While my sisterhood of friends is quite varied, when it comes to children, we each fall into a few basic categories; those who want to have children, those who decide not to have children at all and those who want kids and also want successful careers. I have been a very firm and outspoken campaigner and card-carrying member of the "Yes, we can have it all!" party.
I have always wanted kids; I grew up on a small island where 11-year-olds were put in charge of babies. I took this chore seriously and loved every minute of it. Throughout my teens and 20s, my maternal instinct was like a rainbow halo above me, always shining bright. Friends in college used to say I was a born to be a mom, I was the matriarch of our circle of friends, and wore the crown with ease and glory.
It was during my stint as the matriarch of our college crew, where I started to hear about women who weren't able to have children very easily and after some research, I became an egg donor for a dot-com couple while I was a student at UC Berkeley. It was their third round of IVF, I never thought to ask details of their journey to fertility because as a 20-something, I was much more focused on the side effects of the fertility drugs and how I was going to follow all the instructions surrounding the extensive process. The cycle with me as the egg donor did not take, so I don't currently have a child out there in the universe. However, I enjoyed trying to help another woman reach her dream of motherhood.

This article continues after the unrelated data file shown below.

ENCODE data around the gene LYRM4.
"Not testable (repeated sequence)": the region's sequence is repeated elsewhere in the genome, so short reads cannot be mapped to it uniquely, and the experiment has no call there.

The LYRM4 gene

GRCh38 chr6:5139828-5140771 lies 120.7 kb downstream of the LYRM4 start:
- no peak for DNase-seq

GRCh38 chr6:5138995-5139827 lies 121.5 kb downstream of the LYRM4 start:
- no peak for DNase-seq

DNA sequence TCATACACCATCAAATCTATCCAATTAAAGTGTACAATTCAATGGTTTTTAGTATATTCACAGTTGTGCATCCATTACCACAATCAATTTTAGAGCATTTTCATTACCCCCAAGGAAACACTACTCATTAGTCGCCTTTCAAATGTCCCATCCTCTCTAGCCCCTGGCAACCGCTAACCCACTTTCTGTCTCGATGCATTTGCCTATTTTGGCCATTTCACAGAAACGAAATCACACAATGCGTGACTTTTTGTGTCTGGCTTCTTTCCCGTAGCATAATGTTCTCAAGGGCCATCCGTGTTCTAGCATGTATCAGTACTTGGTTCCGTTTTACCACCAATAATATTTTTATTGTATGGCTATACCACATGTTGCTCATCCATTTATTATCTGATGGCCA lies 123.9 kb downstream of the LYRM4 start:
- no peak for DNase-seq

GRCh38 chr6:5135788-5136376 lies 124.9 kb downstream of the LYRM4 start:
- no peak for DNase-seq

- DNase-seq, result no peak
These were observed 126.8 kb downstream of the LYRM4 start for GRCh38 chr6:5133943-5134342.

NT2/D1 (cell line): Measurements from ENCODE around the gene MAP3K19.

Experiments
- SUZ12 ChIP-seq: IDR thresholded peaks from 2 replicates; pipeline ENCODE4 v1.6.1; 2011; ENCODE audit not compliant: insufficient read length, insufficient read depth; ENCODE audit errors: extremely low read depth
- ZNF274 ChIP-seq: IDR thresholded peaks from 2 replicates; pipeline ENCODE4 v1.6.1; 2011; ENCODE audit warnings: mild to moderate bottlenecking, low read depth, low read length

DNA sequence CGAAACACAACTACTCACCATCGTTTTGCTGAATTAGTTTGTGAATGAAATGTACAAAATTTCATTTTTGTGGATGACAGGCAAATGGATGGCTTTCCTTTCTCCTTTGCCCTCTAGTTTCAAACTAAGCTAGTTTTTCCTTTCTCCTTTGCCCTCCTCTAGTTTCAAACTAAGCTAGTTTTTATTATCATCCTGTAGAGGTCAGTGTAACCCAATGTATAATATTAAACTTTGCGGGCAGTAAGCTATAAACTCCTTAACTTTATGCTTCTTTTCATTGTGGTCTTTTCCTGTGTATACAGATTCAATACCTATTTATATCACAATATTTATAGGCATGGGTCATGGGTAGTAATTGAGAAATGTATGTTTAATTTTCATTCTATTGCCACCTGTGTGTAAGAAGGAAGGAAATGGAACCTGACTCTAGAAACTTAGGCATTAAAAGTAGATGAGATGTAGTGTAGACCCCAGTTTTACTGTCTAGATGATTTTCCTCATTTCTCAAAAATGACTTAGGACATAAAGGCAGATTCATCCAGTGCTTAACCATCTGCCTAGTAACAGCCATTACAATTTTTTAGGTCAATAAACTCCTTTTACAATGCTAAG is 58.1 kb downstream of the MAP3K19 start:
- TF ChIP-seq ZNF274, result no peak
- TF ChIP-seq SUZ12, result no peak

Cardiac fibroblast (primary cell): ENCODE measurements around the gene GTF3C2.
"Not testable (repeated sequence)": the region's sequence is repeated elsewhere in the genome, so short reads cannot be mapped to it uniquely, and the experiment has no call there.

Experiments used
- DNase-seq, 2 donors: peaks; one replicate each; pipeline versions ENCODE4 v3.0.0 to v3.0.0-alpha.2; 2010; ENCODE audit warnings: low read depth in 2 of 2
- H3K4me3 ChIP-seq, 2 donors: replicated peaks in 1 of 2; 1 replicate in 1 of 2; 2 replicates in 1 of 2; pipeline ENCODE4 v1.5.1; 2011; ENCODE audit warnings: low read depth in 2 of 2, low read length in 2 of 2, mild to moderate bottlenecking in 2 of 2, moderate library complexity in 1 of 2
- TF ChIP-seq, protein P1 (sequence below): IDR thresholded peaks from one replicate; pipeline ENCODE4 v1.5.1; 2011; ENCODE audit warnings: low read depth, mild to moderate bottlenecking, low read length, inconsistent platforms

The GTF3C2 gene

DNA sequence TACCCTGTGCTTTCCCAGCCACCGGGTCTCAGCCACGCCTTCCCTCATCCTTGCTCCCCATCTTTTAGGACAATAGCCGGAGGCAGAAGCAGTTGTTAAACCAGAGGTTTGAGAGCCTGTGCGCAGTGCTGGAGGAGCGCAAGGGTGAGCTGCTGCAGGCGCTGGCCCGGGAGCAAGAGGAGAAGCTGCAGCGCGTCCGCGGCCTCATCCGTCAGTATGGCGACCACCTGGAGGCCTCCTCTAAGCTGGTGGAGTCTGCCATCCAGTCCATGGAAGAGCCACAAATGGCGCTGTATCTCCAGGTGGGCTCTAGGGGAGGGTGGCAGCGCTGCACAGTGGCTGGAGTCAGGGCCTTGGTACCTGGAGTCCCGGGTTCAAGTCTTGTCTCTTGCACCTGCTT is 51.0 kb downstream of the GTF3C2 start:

During the procedure, I recall the doctor saying something along the lines of, "Wow, you have incredibly full eggs!" in the middle of the retrieval. For whatever reason, I carried this comment in my head all these years and have very consciously used it as my foundation and reminder to myself that I have time because I have juicy, full eggs.
My 30s zipped right by, as I chased my career dreams as a successful television producer, book author and eventual business owner. I never gave much serious thought to what was going on with my body. I just forged ahead, collecting career promotions and living the dream, while also dating all the wrong men.